TotalEnergies is to launch a $2bn share buyback and increase interim dividends after higher oil and gas prices delivered its most profitable quarter in 18 years.
Like several rivals, Total has bounced back from losses in 2020 when coronavirus-led lockdowns cut oil demand.
The French oil major said adjusted net income had risen to $6.8bn in the three months to December, a fivefold jump from the same period in 2020, beating average analyst estimates. Cash flow more than doubled to $9.4bn.
The strong quarter pushed adjusted net income for the year to $18.1bn, the highest since 2008.
Total is the latest energy giant to announce bumper profits. European peers BP and Shell reported earnings of $12.8bn and $19.3bn respectively in recent weeks, while US rivals ExxonMobil and Chevron recorded their highest net profits since 2014 when crude last traded above $100 a barrel.
Total said it would keep its quarterly dividend for the October to December period stable at €0.66 per share, but would lift interim dividends 5 per cent this year.
Patrick Pouyanné, chief executive, said the group would examine further share buybacks in the second half of 2022, which could be higher than in the first part of the year depending on oil prices.
Total’s performance was driven by particularly strong returns from its liquefied natural gas trading division, which benefited from surging demand for cargoes of the fuel as natural gas prices in Europe hit record highs in October and December.
“LNG trading inside [the] Integrated Gas [division] was the real source of the strength,” said Oswald Clint, analyst at Bernstein, adding that the business would continue to benefit from high LNG demand in the first quarter of 2022.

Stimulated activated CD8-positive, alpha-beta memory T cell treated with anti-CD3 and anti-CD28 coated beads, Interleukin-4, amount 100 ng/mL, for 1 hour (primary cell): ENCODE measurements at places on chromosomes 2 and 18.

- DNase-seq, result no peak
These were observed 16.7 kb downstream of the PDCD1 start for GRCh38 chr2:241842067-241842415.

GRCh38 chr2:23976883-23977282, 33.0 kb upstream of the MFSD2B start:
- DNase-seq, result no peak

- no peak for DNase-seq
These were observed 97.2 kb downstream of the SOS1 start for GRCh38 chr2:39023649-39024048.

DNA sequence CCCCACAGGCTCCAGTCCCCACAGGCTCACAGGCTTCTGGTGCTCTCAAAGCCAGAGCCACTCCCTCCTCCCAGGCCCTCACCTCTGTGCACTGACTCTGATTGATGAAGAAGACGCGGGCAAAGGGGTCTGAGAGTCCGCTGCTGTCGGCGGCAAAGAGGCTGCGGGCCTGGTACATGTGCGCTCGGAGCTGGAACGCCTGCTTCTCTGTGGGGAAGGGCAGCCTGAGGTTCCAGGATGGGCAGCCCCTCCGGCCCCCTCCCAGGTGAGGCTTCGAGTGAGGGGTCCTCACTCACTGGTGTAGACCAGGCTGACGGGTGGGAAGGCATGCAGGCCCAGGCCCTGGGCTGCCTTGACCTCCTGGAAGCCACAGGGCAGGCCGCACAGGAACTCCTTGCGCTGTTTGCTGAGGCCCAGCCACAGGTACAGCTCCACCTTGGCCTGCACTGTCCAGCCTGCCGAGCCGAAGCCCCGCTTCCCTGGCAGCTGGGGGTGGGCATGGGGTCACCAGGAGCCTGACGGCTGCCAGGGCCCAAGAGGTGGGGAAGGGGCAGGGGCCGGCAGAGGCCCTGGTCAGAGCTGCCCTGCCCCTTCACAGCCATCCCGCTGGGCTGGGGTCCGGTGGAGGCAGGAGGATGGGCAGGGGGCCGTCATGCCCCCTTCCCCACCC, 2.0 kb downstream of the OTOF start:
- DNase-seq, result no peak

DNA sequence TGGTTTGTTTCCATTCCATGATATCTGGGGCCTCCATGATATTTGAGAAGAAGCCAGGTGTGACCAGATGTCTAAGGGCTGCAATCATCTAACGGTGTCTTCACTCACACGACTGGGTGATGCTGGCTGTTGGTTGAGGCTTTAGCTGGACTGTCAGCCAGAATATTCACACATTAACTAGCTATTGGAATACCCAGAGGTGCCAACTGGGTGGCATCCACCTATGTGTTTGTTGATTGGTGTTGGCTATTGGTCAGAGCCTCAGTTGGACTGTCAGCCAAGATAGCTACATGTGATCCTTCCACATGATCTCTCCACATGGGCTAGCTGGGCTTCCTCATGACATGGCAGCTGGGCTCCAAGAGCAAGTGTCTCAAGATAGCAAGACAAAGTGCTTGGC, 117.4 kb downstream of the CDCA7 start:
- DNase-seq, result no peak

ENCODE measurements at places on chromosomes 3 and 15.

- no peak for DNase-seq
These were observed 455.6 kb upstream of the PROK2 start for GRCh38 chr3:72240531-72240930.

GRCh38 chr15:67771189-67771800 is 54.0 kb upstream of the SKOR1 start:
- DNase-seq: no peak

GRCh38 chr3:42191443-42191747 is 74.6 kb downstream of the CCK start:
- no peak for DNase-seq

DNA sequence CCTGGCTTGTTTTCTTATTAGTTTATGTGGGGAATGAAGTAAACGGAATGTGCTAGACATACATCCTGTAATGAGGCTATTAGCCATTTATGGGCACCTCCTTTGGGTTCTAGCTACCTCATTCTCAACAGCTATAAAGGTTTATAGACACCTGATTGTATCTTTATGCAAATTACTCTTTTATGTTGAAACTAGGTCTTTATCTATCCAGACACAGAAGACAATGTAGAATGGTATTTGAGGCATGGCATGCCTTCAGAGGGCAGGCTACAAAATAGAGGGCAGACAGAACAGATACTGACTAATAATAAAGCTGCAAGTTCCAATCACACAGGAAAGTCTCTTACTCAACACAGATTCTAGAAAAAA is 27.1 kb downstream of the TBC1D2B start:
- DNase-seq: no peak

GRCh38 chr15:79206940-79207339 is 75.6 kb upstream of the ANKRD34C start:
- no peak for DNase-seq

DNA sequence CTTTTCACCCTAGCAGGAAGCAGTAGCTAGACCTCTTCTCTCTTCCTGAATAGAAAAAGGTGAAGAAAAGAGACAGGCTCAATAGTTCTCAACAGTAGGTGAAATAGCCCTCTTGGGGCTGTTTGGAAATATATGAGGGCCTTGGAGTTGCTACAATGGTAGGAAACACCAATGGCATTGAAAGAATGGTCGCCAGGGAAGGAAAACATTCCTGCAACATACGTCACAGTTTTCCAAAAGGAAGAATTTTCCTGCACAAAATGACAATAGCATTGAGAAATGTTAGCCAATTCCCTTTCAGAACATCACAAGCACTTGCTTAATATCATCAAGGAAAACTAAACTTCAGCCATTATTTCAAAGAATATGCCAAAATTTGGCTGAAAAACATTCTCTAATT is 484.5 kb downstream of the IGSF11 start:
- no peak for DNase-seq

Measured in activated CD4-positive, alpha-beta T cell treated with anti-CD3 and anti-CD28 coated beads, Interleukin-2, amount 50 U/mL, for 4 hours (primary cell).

Total is increasing its investment in renewable power as it seeks to cut emissions and chart a path through the energy transition.
However, it has also appeared more willing than some rivals to continue to advance new oil projects. This month it approved the development of a $10bn oil project in east Africa that will make landlocked Uganda an oil producer for the first time.
Total said on Thursday it would focus on hydrocarbon investments that were “low cost and low emission”, adding that it was withdrawing from a deepwater project in the Gulf of Mexico because it “had better opportunities to allocate capital”.
The company raised its overall investment budget for 2022 from $14bn to $15bn, after net investments reached $13.3bn in 2021.
At a time when energy companies in the UK have faced calls for a windfall tax on surging profits, Total made a gesture in its home market this week, announcing a discount at the pump for customers living in remote rural areas and lower bills for cash-strapped gas clients.
The group was the largest gas producer in the UK’s North Sea last year, pumping 5.6bn cubic metres, or more than BP, Shell and Eni combined, according to data from Rystad Energy, a consultancy.
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